A couple of months ago, I was approached with a picture of a bird asking if I could possibly come up with an ID on it. The bird pictured was so remarkable and festive looking that I couldn't help but perform a double take. Surely, this bird could not possibly be real and so I thought to myself that it HAD to be a work of fiction, the result of some particularly good photoshopping. As it turns out, the bird in the photograph was real, and a quick google search revealed to me that it was in fact a tufted coquette (lophornis ornatus), a small bird belonging to the family Trochilidae of small hovering birds, more commonly known as "humming birds".
|A photo of the tufted coquette that was circulating on Facebook.|
credited to: http://ibc.lynxeds.com/photo/tufted-coquette-lophornis-ornatus/branch-having-scratch
Humming birds are known to be one of the smallest flying vertebrates in the world and are one of the few renowned species whose evolutionary history remains relatively shrouded in mystery to date. There are very few fossils of ancient humming bird species that paleontologists can learn from and this is because humming birds are not only small, but also have exceptionally frail and hollow bones.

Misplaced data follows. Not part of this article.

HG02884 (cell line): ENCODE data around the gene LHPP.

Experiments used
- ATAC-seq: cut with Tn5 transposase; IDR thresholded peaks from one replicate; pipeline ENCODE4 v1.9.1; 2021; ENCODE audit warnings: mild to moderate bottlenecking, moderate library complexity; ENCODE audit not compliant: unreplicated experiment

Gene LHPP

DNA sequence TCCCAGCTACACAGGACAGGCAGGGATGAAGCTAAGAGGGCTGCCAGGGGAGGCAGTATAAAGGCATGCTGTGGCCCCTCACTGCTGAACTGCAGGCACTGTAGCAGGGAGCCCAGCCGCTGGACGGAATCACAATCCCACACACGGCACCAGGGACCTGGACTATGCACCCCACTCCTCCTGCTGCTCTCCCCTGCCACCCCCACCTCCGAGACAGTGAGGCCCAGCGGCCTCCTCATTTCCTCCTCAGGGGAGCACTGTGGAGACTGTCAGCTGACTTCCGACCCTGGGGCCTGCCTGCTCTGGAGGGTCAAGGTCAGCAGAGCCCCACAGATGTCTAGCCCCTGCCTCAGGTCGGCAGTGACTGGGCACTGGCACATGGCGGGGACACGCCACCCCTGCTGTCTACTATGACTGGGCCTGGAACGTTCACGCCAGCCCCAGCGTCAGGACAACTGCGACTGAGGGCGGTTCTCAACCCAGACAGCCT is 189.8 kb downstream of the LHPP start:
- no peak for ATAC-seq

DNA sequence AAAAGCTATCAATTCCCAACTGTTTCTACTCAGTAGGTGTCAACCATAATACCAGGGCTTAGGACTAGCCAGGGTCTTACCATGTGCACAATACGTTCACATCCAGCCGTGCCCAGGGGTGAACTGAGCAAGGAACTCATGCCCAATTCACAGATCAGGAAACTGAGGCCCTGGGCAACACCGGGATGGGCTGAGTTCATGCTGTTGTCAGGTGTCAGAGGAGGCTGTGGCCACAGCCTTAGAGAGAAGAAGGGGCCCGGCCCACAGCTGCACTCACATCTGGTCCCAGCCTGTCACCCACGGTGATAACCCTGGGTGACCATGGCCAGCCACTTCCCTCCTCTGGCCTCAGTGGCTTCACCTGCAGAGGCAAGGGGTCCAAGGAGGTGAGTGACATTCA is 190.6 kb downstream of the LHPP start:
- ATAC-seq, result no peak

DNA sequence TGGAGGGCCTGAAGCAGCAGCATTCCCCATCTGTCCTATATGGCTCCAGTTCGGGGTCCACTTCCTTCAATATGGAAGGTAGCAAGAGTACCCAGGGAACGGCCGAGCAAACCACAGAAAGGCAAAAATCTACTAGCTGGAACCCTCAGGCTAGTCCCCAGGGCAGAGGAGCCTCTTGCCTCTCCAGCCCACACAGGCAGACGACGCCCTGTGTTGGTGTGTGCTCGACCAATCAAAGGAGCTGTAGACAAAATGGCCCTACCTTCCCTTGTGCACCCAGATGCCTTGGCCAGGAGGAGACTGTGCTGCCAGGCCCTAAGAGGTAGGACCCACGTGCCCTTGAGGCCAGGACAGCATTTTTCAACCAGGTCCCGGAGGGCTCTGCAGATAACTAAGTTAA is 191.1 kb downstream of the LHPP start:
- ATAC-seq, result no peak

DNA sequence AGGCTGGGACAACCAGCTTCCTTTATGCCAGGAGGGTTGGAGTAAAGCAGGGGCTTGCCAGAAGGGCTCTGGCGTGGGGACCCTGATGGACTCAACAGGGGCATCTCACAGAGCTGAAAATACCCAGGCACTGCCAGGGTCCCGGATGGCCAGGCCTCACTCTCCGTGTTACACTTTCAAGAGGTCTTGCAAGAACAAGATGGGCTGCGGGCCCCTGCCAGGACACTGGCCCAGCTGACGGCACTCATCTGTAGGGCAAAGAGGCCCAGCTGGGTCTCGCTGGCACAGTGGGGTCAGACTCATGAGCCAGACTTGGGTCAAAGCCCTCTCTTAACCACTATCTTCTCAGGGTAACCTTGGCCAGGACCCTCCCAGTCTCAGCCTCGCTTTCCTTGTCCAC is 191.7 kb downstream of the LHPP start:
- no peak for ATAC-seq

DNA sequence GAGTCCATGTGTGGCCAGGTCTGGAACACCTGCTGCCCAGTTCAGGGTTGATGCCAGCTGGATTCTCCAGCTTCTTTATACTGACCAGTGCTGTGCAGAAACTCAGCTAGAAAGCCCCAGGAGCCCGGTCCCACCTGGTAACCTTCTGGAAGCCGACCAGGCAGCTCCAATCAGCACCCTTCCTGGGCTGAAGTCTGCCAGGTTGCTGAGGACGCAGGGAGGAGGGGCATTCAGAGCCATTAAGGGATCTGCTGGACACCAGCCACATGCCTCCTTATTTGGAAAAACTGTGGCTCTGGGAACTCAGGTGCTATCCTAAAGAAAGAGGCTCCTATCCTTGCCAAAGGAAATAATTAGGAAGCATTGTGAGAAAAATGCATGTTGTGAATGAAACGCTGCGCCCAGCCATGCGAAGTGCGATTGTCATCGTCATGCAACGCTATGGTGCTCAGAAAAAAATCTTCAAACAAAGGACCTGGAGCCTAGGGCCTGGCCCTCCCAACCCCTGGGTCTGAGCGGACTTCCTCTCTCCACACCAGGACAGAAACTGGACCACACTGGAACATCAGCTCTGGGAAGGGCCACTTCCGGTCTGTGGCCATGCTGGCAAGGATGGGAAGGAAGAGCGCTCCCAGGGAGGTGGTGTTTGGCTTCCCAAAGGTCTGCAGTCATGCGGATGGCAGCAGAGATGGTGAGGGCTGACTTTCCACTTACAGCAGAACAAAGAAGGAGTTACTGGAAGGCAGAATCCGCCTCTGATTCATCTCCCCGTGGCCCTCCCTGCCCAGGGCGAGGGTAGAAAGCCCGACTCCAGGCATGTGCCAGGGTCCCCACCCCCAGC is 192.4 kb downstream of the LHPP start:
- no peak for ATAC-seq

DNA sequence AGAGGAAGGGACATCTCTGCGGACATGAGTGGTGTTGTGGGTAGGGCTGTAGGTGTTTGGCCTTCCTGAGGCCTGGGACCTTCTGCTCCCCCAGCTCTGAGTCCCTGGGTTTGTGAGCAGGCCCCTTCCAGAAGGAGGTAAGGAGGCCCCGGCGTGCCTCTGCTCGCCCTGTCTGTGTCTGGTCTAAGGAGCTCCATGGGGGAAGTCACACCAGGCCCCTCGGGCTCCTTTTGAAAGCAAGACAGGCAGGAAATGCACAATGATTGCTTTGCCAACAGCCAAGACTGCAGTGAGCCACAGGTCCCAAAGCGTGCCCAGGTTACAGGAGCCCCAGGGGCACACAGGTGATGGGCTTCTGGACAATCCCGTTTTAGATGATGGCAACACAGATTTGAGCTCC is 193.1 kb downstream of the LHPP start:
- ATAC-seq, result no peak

The coquettes stand out among other humming birds because of their rather outlandish feathers, resembling, perhaps, the headdress and adornments of carnival folk, or various kinds of flowers. Like many other humming birds, the Coquette's principal source of food are the nectar of flowers, which they sip with the aid of a long, thin tongue, and sharp piercing beaks. Coquette's are also known to feed opportunistically on small invertebrates such as flies or ants, typically during the breeding season when the bird's need for protein increases. Some Coquette humming birds, like the tufted coquette are considered to be relatively widespread animals while others, like the short crested coquette are believed to be critically endangered due to habitat loss, and deforestation for agricultural purposes.